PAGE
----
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29 July 2012 Edition

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FÓGRAÍ BHÁIS

Joe D’Arcy, Galway

AS WE PREPARE for this year’s National Hunger Strike Commemoration, it is appropriate that we remember in our thoughts Joe D’Arcy, who passed away earlier this year. Joe  was a son of Galway hunger striker Óglach Tony D’Arcy,  who died along with his comrade, Mayoman Jack Mac Neela, in Arbour Hill in 1940.

Joe was born in 1932 into a staunchly republican family in the Cnoc Rúin area  of Headford, County Galway. Joe was very proud of the role played by the North Galway Brigade in the Tan War and especially the role of his granduncle, Óglach Louis D’Arcy, who was assassinated by the Black and Tans in 1921.

When Joe was just 8 years old his own father died on hunger strike after he was arrested for his role in reorganising the IRA in the lead-up to the England Campaign of the 1940s. Tony D’Arcy was buried in Domhnach Phádraig graveyard in the plot reserved for members of the North Galway Brigade.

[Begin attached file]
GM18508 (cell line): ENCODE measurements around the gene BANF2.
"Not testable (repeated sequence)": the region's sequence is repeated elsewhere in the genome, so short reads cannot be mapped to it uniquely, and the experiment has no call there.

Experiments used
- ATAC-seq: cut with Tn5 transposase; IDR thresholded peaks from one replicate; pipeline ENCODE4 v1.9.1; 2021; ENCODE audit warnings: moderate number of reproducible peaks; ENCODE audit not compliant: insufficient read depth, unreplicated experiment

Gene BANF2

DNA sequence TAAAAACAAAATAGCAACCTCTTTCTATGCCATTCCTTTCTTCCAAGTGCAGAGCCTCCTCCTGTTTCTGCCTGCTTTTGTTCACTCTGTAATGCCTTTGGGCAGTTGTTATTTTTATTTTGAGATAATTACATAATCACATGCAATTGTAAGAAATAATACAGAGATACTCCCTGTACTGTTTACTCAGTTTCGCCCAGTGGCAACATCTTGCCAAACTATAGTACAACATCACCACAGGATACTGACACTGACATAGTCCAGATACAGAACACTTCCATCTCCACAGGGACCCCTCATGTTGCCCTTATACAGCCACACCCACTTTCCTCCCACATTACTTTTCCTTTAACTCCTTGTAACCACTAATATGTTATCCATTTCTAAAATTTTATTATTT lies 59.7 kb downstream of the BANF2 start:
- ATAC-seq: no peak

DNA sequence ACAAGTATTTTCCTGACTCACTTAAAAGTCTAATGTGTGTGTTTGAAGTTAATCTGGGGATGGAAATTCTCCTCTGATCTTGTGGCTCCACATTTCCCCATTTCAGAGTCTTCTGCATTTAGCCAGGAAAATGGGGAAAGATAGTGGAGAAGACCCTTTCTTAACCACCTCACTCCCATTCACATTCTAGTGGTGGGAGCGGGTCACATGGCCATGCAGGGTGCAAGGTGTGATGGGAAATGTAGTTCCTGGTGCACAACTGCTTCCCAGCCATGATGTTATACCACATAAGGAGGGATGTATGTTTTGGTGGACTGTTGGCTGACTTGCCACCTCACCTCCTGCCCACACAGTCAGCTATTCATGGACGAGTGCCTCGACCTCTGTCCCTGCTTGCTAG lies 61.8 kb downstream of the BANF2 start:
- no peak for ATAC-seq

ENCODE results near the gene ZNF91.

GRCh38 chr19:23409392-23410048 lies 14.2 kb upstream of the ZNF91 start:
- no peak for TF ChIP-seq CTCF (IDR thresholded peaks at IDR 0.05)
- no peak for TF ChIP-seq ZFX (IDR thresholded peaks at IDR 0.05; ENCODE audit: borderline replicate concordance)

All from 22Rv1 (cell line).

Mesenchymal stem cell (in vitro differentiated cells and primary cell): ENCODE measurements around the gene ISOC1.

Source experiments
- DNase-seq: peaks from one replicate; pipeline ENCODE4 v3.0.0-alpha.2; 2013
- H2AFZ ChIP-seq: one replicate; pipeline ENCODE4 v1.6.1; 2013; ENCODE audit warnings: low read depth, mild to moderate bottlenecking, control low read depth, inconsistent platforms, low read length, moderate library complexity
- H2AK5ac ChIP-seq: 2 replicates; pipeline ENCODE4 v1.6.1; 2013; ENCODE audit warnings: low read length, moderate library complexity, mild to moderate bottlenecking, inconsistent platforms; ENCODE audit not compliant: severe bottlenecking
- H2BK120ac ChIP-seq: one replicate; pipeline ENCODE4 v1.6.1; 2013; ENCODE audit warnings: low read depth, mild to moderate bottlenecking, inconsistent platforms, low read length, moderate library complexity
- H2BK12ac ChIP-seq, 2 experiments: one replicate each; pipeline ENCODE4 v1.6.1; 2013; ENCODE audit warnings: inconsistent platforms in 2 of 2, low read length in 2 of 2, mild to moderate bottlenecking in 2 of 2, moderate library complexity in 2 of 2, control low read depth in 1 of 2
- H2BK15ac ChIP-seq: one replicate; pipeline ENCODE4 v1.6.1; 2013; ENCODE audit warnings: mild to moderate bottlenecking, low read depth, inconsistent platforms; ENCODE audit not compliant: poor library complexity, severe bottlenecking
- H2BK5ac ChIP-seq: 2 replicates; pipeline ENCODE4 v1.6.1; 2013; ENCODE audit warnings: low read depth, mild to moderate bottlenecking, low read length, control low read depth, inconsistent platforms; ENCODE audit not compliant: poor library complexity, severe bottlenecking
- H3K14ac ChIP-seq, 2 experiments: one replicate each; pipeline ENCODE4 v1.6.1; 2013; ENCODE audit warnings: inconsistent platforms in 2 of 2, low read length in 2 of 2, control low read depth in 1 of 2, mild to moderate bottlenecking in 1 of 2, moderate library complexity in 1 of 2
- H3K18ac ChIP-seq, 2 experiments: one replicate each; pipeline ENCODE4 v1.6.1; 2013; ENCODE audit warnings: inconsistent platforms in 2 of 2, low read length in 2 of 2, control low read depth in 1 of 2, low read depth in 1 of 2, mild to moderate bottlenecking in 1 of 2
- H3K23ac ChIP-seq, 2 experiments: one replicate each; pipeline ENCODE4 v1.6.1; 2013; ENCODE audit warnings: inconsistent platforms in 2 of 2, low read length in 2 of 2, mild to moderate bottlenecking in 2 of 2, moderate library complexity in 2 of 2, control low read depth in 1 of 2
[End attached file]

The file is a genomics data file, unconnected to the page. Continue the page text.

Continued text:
In adulthood Joe became an ambulance driver working from Galway University Hospital.

Joe and his wife, Mairéad, settled in Sean Talamh, just around the corner from the University Hospital, and it was there that they raised their three sons: Fursa, Tony and Gerry. After his family, Joe’s other great love was Gaelic football. Joe often refereed Gaelic matches himself and there were no favours if you came up against him. Without having to think twice, he once sent off his own boss in the hospital for a misdemeanour on the pitch.

Joe was one of a group of people who helped reorganise Sinn Féin in Galway in the aftermath of the Border Campaign and in the 1967 local elections he ran as the party’s candidate in the West Ward. He polled well but missed out on taking the seat. Despite this, Joe continued with his activism and took great enjoyment in seeing Sinn Féin grow from strength to strength.

In the last general election Joe would give an occasional phone call to Galway West’s Trevor Ó Clochartaigh, encouraging him in the campaign, and even in my last conversation with Joe, he wanted me to make sure that his subscription for An Phoblacht would be renewed.

And he continued to promote the legacy of his father. He was humbled to receive the bronze lily on behalf of his father at the Tírghrá event in 2001, and in 2006 Martin McGuinness gave the oration at his father’s grave, stressing the link between 1940 and 1981. It was a proud day for Joe, his sister Maura, brother Noel and the wider D’Arcy family. That pride and spirit stayed with Joe until his dying day.

Seán Ó Murchadha

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